The Waydoo Flyer electric hydrofoil from China was first shown at CES 2019 in Las Vegas. At the time, we had the opportunity to see the eHydrofoil live and speak with CEO Dennis Zhu.
The Waydoo Flyer was developed in Shenzhen, China and was supposed to be commercially available in March 2019. However, according to our information, the first larger quantities were not delivered until 2020. Unfortunately, this is not a rarity in the eSurfboard industry. In fact, most electric surfboards come later than first announced.
Founder Denis Zhu is a wakeboarder and had founded a company in 2018 that develops aircraft and drones for agriculture in addition to the Waydoo Flyer electric hydrofoil surfboard. Although Waydoo doesn’t have a water sports background, they are relying on their experience in electronics and wing design from Fixed Wing Aircraft. Incidentally, the drone company DJI is an investor.
Waydoo’s first electric foils used a 6,000 W motor that was supposed to be good for 35 km/h. The lithium batteries with Samsung 18650 cells offered a runtime of 40-60 minutes. The charging time was 2 hours. The battery pack looked similar to the battery from the eFoil, but had no data connection. The two ports were for charging and connecting to the board.
The Waydoo Flyer is designed to be an easy-to-learn electric hydrofoil.Dennis Zhu, founder of Waydoo
The remote control had LED indicators to show battery charge and speed. The speed level could be controlled by 2 buttons (plus and minus) in addition to the throttle. This is similar to the virtual gears of the Fliteboard or the Lift eFoil. In general, the whole setup looked very similar to Fliteboard and Lift Foils. We were even shown prototype remote controls and asked which one we would prefer. One looked similar to Fliteboard and the other to Lift Foils. A rascal who thinks something evil 😉
Quality-wise, however, the boards looked cheaper. And indeed, there are many pictures of disappointed customers in the Facebook groups and forums. More on that below.
At CES 2019, 3 carbon fiber prototypes were shown. Two in black and one in white. We liked the black carbon fiber design much better, however dark boards heat up more easily in the sun. Therefore, we advise our customers to use light colored boards. The Flyer was shown with a GoPro mount on the nose of the board, which we thought was an interesting gimmick. Also unique was the fact that the mast could be removed with a quick release without tools.
The weight of the board was 17 kg without the battery (30 kg total) and could let riders fly up to 120 kg, according to Dennis. The length of the board was 186 cm, the width 72 cm and the thickness 18 cm. The price was originally listed as $4,999 in a press release, but according to Dennis and marketing manager Ted, this was a mistake. The price quoted to us was $7,999 USD. That’s a big difference.
A year later, we met the Waydoo team again at CES. Dennis was not there this time.
Most manufacturers of electric hydrofoils and electric surfboards exhibit at water sports shows like boot in Düsseldorf, Germany, as you can see in several articles on e-surfer. Waydoo was back in Vegas in 2020 and since many people are not yet familiar with eFoils, they got a lot of press attention. In 2021, CES was cancelled due to Corona.
CEO Dennis was not present in 2020 and his former marketing person had left the company, so we met a new team. The website was also changed from waydoo.io to waydootech.com.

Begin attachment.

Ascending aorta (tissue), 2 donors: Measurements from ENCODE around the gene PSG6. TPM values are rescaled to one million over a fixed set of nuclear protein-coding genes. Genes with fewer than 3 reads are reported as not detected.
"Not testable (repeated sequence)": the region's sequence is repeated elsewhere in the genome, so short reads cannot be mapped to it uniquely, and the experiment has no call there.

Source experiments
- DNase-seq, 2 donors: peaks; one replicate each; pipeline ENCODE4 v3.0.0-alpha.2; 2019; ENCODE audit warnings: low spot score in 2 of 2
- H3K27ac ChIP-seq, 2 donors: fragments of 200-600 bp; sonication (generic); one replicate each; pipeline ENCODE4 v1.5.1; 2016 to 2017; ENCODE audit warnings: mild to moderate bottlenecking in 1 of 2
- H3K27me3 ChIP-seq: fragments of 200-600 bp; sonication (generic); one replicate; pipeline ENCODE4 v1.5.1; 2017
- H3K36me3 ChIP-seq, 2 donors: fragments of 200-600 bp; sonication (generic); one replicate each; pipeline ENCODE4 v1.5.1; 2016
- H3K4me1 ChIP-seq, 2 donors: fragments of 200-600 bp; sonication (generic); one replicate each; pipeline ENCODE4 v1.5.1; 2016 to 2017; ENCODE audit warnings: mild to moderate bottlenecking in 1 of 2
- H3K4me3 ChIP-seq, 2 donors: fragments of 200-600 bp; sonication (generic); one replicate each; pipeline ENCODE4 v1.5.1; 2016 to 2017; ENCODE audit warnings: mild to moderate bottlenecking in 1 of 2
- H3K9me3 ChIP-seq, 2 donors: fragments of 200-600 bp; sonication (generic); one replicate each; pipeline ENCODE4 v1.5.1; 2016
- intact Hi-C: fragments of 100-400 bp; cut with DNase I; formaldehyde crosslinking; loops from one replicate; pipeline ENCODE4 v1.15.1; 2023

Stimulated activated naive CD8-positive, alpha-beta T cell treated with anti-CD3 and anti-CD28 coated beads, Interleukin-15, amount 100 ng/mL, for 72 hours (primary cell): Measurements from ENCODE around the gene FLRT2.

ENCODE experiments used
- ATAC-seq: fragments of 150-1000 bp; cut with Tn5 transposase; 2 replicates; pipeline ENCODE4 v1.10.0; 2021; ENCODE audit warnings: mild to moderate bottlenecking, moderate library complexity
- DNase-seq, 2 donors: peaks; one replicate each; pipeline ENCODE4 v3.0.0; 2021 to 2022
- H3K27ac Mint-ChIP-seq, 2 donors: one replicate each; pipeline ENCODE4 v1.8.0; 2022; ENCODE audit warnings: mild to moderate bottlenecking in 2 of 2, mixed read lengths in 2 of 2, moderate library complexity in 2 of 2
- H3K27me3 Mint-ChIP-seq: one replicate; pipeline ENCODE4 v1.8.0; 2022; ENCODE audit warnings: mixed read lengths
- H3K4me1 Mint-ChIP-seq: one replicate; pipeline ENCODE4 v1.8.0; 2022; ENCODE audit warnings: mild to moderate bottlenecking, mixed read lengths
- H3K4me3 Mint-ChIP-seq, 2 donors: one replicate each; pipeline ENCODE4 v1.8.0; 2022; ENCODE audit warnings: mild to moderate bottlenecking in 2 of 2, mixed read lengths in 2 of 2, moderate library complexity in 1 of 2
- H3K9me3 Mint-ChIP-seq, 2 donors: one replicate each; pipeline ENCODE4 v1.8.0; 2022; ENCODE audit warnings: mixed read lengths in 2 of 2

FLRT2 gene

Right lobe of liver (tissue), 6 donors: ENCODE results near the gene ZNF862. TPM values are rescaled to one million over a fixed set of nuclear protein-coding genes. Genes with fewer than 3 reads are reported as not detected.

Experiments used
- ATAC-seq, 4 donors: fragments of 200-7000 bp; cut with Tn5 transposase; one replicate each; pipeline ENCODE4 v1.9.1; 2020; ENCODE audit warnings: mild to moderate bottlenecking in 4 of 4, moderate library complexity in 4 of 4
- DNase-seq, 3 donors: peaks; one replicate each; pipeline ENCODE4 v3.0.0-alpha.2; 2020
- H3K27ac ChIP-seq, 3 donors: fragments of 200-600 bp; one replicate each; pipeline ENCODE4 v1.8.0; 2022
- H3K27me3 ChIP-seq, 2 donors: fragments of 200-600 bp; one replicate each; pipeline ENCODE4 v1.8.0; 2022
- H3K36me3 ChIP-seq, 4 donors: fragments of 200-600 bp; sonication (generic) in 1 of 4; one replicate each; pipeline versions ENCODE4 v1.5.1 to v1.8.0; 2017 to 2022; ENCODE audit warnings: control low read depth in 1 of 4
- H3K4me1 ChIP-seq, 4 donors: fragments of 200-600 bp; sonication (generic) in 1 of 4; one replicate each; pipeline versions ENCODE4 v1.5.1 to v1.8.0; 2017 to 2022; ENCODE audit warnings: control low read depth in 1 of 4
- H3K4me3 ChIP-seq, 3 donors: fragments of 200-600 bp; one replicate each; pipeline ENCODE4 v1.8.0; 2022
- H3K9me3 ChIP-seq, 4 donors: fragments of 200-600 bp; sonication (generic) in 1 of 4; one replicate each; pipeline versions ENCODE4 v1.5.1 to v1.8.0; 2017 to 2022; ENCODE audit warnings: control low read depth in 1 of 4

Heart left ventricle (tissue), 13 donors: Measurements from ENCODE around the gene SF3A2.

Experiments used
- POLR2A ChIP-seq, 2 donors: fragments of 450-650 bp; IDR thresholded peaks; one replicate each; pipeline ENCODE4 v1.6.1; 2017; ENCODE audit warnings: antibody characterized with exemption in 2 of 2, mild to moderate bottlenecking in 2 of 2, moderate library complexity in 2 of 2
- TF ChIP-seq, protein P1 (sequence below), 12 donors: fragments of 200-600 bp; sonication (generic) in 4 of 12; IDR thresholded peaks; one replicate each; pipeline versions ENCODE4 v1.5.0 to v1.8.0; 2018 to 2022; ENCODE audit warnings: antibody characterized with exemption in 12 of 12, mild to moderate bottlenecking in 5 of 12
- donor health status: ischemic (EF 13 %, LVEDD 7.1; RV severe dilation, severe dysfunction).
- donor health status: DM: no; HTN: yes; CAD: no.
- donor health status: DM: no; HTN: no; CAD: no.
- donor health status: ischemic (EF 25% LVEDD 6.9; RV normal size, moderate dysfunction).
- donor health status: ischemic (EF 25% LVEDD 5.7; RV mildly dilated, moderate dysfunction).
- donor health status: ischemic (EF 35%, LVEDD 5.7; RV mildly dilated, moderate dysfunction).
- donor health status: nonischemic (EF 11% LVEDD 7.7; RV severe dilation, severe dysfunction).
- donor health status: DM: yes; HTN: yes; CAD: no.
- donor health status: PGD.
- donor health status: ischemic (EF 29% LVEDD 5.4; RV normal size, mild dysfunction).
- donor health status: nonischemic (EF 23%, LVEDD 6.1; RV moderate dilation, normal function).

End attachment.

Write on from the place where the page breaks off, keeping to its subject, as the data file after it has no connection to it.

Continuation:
While the Waydoo Flyer, which the team calls a flying surfboard, looked pretty much like a prototype in 2019, the boards looked more mature in 2020, and Waydoo claimed that they had started supplying customers in small quantities. They showed two models in 2020. The Waydoo Flyer and the Waydoo Flyer One.
Waydoo Flyer One on Kickstarter
Then in the summer of 2020, the Chinese company offered the Waydoo Flyer One via Kickstarter. Starting at 3,795 USD, the eFoil was available for the first backers. 502 customers signed up there, generating USD 2,357,029 for the manufacturer.
The Flyer One also has a 6 kW motor and is said to have a range of 55-85 minutes with a charging time of two hours. The remote control again looks very similar to that of Lift Foils and now also has a display. There are 24 speed levels to set and there is a GPS built in. Furthermore, two mast lengths are offered, as well as two wings. There is even an optional tube offered, as known from Jetsurf, which should make it easier for beginners to learn eFoiling.
Today you can read in the forums and Facebook groups that this was probably a fatal mistake. The company had sold an immature product in large quantities too quickly and is currently under enormous pressure. Most manufacturers start in small quantities to gather feedback from users first before selling large quantities. It is questionable whether they will recover from this at all. Buyers report many broken wings, bent masts, burning motors, breaking boards as well as leaking remote controls. The list is unfortunately quite long and you can see lots of photos in the forum.
Of course we would like to see cheaper eFoils as well, but the latest attempts by Takuma and Waydoo have once again shown that this new sport has its price. Cheap products turn out to be more expensive afterwards, at least for the moment. Because a cheap defective board is at the end of the day worth less than a premium board in higher price ranges, which is reliable.
Let’s hope that Waydoo still gets its act together and can fix the current defects soon.